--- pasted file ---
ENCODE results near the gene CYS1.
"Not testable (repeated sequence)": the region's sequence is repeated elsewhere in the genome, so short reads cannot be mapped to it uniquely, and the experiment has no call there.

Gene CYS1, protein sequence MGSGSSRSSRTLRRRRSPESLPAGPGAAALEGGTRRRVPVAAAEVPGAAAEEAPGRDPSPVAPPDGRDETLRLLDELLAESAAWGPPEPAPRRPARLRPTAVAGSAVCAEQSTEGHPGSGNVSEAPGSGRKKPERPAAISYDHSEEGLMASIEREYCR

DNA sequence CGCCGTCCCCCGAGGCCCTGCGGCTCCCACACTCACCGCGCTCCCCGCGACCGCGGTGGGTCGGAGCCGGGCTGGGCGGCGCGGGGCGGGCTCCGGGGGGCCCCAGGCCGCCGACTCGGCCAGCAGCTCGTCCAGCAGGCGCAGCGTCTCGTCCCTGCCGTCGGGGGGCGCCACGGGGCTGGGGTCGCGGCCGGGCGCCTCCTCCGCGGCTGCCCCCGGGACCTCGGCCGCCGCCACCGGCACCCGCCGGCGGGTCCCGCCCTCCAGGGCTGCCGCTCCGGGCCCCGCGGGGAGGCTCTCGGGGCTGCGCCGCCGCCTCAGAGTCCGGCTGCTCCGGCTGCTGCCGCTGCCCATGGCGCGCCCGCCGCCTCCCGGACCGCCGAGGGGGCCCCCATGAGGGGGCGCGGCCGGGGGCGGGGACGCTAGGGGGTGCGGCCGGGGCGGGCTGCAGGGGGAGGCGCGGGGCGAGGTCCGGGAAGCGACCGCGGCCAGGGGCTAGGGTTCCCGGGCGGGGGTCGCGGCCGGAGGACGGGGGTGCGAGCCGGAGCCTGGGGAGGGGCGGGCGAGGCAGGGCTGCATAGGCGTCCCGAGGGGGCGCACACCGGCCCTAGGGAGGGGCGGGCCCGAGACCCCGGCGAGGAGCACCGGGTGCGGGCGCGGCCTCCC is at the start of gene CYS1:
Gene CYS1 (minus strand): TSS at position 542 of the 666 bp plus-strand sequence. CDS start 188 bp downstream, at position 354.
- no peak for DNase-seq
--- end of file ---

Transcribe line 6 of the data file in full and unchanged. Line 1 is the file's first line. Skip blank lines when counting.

- no peak for DNase-seq